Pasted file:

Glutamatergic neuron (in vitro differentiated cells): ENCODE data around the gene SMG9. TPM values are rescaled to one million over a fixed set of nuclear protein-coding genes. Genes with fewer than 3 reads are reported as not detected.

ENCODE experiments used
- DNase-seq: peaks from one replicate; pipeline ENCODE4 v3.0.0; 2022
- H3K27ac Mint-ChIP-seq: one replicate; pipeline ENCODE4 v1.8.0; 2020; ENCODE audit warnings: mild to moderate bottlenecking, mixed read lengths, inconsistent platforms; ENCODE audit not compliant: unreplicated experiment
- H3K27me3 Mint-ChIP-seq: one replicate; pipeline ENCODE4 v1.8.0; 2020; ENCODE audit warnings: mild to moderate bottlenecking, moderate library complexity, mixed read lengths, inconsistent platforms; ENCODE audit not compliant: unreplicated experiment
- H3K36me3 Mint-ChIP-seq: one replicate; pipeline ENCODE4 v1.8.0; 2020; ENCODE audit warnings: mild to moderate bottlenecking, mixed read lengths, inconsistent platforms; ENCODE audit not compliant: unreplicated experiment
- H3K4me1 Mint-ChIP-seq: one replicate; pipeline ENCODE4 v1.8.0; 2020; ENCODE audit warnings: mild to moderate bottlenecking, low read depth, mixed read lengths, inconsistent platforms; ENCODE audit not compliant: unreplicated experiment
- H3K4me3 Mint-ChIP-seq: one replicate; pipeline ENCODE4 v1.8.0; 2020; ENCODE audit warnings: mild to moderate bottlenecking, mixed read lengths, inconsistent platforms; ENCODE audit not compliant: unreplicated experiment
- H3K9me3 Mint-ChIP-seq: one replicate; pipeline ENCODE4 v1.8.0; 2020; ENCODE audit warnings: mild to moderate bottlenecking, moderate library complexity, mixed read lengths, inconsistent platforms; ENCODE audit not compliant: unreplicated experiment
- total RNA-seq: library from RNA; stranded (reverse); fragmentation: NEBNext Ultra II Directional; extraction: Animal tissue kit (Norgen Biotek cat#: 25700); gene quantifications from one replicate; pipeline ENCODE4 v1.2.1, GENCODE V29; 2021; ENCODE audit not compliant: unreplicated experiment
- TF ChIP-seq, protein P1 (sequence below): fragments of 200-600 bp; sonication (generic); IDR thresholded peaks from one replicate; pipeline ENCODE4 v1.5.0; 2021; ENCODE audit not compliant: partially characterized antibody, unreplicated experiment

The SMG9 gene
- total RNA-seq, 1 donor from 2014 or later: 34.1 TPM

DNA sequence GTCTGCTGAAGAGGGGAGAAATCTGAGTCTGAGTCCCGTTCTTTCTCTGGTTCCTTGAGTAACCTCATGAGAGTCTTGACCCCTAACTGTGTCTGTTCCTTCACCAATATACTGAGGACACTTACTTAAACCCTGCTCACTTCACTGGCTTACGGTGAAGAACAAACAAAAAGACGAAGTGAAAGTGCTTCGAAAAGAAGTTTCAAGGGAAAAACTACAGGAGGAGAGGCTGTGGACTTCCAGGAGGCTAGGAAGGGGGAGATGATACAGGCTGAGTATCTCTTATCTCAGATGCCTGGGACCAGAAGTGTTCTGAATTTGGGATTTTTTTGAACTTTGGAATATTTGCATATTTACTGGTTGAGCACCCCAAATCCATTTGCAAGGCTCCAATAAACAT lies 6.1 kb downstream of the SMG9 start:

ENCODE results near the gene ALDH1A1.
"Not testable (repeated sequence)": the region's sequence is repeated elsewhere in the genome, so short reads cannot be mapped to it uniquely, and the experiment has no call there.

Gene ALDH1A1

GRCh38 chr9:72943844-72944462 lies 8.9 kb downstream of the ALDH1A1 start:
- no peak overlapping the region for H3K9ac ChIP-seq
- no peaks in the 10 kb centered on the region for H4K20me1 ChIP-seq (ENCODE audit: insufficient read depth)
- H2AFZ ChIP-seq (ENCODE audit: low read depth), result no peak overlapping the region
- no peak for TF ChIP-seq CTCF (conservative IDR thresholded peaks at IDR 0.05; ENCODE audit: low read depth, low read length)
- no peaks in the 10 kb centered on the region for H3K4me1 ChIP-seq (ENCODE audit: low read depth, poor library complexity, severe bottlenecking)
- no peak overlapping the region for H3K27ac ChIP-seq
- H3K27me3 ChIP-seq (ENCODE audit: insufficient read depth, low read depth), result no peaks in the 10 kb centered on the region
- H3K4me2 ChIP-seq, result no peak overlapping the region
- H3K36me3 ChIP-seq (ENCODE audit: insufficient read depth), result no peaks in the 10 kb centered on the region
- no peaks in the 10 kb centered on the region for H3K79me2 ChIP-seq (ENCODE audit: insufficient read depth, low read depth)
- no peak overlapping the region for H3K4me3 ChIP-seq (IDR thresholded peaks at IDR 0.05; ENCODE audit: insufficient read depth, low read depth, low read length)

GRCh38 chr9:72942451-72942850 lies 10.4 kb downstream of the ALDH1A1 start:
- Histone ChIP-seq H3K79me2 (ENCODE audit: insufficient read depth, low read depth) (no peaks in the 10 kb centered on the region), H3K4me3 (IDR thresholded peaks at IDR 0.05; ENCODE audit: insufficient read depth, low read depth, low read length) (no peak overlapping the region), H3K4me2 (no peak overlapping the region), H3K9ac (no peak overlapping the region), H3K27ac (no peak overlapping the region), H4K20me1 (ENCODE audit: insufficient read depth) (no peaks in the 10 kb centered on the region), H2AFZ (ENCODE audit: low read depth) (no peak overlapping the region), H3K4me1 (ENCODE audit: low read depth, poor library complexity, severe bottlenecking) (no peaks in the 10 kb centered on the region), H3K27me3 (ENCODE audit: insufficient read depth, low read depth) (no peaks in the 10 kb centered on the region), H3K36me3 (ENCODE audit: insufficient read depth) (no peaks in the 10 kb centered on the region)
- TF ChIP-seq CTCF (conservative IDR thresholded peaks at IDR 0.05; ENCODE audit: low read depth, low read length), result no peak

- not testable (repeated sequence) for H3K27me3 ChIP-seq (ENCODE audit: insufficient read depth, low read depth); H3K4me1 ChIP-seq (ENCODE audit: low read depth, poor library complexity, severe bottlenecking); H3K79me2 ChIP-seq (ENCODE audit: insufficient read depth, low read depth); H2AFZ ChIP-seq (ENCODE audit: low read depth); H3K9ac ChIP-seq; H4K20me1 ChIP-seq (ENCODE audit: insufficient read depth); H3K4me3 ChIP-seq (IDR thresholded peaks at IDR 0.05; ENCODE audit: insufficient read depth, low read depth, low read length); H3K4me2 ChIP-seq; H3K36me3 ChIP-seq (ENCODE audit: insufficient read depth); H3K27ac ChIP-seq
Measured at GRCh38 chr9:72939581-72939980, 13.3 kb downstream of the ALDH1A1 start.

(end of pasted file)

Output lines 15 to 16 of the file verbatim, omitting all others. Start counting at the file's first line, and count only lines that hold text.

ENCODE results near the gene ALDH1A1.
"Not testable (repeated sequence)": the region's sequence is repeated elsewhere in the genome, so short reads cannot be mapped to it uniquely, and the experiment has no call there.